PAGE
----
Those losses were driven in large part by a steep

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NEW YORK (Reuters) – U.S. stocks closed lower after a choppy trading session on Thursday as heavyweight tech-related stocks resumed their decline following a sharp rebound the previous session, while elevated jobless claims reminded investors of a still-difficult recovery ahead.

Names that have rallied since March lows, such as Apple Inc, Microsoft Corp and Amazon.com, all fell at least 2.8%.

Tesla Inc rose 1.4%, initially helping to limit the Nasdaq’s losses before the tech-heavy index’s slide widened.

The NYSE FANG+TM Index, which includes the core FAANG stocks, fell 1.8%, and all 11 sectors of the S&P 500 traded lower.

Wall Street’s main indexes bounced back sharply on Wednesday from their biggest three-day rout since March, as investors returned to tech-focused stocks that are deemed insulated from the current economic downturn.

The number of Americans filing new claims for unemployment benefits remained high last week, Labor Department data showed, as layoffs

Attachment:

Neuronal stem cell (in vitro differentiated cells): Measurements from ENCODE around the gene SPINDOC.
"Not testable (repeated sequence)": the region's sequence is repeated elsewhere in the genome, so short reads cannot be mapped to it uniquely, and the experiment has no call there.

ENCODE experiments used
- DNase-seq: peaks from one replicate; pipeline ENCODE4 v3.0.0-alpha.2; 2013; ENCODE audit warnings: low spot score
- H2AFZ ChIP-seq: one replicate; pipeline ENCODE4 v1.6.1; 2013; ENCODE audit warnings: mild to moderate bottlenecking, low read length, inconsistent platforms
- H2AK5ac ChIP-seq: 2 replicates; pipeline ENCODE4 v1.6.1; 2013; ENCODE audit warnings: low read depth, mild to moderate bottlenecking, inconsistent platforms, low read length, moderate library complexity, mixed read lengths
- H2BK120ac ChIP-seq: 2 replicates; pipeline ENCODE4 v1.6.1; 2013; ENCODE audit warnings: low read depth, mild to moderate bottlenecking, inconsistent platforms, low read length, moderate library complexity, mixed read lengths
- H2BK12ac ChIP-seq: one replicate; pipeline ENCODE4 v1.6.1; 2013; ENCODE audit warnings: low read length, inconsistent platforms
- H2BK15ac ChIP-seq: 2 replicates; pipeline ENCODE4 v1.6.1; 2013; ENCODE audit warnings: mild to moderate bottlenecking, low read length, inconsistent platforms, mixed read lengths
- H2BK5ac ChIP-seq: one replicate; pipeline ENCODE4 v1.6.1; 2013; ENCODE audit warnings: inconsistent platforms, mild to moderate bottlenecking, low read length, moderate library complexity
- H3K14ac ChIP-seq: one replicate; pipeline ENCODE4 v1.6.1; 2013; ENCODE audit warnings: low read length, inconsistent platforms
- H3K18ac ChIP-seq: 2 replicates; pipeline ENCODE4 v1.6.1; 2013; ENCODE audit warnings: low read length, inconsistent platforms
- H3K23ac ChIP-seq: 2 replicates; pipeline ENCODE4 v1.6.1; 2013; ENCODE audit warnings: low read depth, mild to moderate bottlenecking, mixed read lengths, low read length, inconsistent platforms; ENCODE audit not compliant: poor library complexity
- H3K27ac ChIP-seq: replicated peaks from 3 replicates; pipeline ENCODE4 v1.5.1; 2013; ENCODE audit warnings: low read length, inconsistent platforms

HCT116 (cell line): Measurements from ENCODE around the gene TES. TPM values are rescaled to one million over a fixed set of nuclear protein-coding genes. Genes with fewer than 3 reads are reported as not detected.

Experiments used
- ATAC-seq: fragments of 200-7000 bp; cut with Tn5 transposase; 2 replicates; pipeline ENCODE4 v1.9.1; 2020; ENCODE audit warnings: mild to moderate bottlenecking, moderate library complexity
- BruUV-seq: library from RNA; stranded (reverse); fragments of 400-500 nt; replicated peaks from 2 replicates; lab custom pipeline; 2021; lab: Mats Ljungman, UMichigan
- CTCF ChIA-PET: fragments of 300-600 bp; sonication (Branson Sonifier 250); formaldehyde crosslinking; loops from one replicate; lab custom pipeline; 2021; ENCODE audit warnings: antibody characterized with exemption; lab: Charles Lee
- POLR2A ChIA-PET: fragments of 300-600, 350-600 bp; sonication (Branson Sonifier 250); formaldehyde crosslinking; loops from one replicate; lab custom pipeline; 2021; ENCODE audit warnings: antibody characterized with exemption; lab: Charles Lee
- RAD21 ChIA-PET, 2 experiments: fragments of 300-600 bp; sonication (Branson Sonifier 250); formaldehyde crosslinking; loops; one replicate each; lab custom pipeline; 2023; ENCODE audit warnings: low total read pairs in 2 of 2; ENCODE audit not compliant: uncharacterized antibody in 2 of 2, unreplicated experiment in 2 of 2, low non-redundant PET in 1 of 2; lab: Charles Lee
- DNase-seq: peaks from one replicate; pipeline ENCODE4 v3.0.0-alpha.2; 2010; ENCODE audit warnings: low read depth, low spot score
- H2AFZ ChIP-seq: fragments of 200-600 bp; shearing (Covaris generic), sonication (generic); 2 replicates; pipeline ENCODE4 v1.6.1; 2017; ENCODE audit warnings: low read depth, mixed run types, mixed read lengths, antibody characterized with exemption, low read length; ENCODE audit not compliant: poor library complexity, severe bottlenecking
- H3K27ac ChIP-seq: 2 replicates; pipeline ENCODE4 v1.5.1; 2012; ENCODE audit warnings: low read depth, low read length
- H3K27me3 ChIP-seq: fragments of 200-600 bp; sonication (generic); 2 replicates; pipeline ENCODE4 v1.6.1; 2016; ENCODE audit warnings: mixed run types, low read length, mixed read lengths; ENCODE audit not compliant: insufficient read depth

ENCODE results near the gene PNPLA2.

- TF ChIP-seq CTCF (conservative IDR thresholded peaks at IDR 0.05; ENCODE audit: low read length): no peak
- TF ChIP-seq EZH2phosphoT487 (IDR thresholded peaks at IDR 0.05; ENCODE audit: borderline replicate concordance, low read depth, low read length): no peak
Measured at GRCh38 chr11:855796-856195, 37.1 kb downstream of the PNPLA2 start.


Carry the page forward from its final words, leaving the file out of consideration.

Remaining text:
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Opening day brings a small bump in business to Cornwall’s, mostly from neighborhood regulars. But the initial rush would fizzle out soon after, leaving the family-owned pub just barely covering its costs.

Tovia Smith/NPR


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Tovia Smith/NPR

Few people have been looking forward to colleges reopening – and staying open — this fall, as much as the adults who run Cornwall’s Tavern in Boston’s Kenmore Square. A go-to for students and faculty at Boston University, the family-owned pub has been counting on the back-to-school crowds to help it survive. In an industry hard-hit by the pandemic, it’s a test Cornwall’s can’t afford to fail.

“It’s a frightening time,” said Pam Beale, who owns the place with her husband John. “It feels like the earth is moving under your feel all the time.”

After forty years in business, and four months shut down by the pandemic, Cornwall’s reopened

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Who’s to blame for the damage done to North Carolina’s small businesses during this year’s pandemic-induced recession?

In a Republican-sponsored roundtable Tuesday, a handful of small business owners in Charlotte pointed a finger at Democratic Gov. Roy Cooper.

And in a virtual roundtable, Democrats and other business owners blamed President Donald Trump.